First flamingo chick in four years hatches at Washington Wetland Centre

Staff and volunteers have welcomed the first flamingo to hatch in Wearside in four years.

Thursday, 29th August 2019, 12:24 pm
Updated Thursday, 29th August 2019, 8:16 pm

The team at Washington Wetlands Centre have been on tenterhooks for 30 days to see if the egg would produce a healthy chick – and earlier this week heard some good news in the form of a ‘croaking’ from within the egg.

Experts at the centre said the noise was the very first bonding ritual young flamingos have with their parents.

Then, on August 29, excited staff spotted the freshly hatched young bird taking shelter under the protective wing of its parent.

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Adults tending to the newly born chick

Senior keeper Rhys McKie said: “To have the first egg in over four years hatch successfully is very exciting and it’s great to see the adults doing their job as parents perfectly.

“We’ll be monitoring the chick regularly and checking the adults are doing well in supporting it. It’s a crucial time for both adults and chick and we’re keen to see how the relationships develop and grow within this close-knit flock as youngsters are introduced.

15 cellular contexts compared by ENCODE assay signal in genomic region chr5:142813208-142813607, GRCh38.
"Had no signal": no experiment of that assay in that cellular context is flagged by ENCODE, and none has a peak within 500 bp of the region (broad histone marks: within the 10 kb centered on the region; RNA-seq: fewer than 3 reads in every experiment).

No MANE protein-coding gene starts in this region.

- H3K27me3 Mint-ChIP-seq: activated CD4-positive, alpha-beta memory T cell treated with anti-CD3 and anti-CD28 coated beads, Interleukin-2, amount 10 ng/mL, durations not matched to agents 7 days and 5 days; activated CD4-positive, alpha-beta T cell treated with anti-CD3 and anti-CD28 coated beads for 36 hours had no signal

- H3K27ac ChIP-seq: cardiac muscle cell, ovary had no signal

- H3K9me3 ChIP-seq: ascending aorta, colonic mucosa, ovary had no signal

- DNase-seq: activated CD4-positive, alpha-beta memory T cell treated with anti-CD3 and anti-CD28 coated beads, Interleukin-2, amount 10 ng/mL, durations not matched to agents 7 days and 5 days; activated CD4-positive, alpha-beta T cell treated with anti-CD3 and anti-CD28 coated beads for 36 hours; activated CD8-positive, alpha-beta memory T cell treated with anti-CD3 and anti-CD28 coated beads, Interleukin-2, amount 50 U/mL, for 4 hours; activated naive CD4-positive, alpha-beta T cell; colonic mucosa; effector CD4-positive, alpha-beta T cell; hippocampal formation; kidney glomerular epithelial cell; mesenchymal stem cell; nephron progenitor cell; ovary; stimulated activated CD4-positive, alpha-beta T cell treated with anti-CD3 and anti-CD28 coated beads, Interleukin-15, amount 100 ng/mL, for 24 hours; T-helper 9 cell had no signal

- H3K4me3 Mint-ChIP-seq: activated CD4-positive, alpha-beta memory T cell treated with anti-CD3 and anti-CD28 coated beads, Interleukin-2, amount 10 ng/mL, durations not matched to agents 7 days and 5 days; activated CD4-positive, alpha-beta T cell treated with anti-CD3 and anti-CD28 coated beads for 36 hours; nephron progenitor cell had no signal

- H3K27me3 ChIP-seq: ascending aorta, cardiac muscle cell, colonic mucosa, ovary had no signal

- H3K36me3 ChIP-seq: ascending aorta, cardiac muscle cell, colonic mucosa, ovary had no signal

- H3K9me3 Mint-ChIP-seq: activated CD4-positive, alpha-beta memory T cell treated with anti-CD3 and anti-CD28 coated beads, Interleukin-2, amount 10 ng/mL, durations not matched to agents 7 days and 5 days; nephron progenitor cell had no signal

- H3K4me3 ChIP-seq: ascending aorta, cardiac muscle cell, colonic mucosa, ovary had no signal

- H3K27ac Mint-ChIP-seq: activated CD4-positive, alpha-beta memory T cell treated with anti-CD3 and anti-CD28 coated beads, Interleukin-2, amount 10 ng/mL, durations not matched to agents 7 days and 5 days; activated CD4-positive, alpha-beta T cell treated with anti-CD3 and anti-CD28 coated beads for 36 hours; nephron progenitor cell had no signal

Centre manager Gill Pipes added: “You can imagine how delighted we are to have these chicks, the combination of spells of persistent hot sunny weather and some prolonged rainfall is perfect for the breeding behaviours of our flamingos.”

The centre’s flamingos laid 24 eggs in total this year, but not all of them will be staying in the North East as some will be travelling further up the country

A Chilean Flamingo at Washington Wetland Centre

Gill said: “We only rear the number of chicks we need to keep our flock at optimum head count so we won’t be returning all of the fertile eggs to the flock for hatching. The remaining eggs won’t go to waste though. They are now with Bird Gardens Scotland CIC who are building their flock of flamingos up in the Scottish Borders.”

The youngster at WWT Washington can be seen feeding beak-to-beak with its parents; tentatively exploring the area around their volcano-like nests and 'sunbathing' when the weather is warm, to absorb vital vitamin D for strengthening its legs.

Visitors can discover more about WWT Washington’s Chilean flamingos at twice-daily commentated feeds. Meet at their enclosure at 11.45am and 2.45pm.

Two of the centres flamingos enjoying the summer weather